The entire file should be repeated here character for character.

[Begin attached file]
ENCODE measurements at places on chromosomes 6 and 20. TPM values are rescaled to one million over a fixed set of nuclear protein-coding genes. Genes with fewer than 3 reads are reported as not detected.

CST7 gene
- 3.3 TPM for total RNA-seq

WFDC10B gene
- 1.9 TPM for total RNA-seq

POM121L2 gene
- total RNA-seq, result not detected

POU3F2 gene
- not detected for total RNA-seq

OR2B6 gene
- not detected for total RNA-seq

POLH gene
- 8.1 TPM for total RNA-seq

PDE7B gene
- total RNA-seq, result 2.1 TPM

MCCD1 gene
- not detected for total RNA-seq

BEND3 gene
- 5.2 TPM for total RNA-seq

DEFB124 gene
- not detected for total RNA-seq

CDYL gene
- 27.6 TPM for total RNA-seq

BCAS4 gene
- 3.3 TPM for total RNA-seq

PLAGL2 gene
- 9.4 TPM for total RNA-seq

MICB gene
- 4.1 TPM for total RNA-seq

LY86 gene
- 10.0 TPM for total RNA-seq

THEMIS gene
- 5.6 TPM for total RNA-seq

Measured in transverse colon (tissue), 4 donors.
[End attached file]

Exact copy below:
ENCODE measurements at places on chromosomes 6 and 20. TPM values are rescaled to one million over a fixed set of nuclear protein-coding genes. Genes with fewer than 3 reads are reported as not detected.

CST7 gene
- 3.3 TPM for total RNA-seq

WFDC10B gene
- 1.9 TPM for total RNA-seq

POM121L2 gene
- total RNA-seq, result not detected

POU3F2 gene
- not detected for total RNA-seq

OR2B6 gene
- not detected for total RNA-seq

POLH gene
- 8.1 TPM for total RNA-seq

PDE7B gene
- total RNA-seq, result 2.1 TPM

MCCD1 gene
- not detected for total RNA-seq

BEND3 gene
- 5.2 TPM for total RNA-seq

DEFB124 gene
- not detected for total RNA-seq

CDYL gene
- 27.6 TPM for total RNA-seq

BCAS4 gene
- 3.3 TPM for total RNA-seq

PLAGL2 gene
- 9.4 TPM for total RNA-seq

MICB gene
- 4.1 TPM for total RNA-seq

LY86 gene
- 10.0 TPM for total RNA-seq

THEMIS gene
- 5.6 TPM for total RNA-seq

Measured in transverse colon (tissue), 4 donors.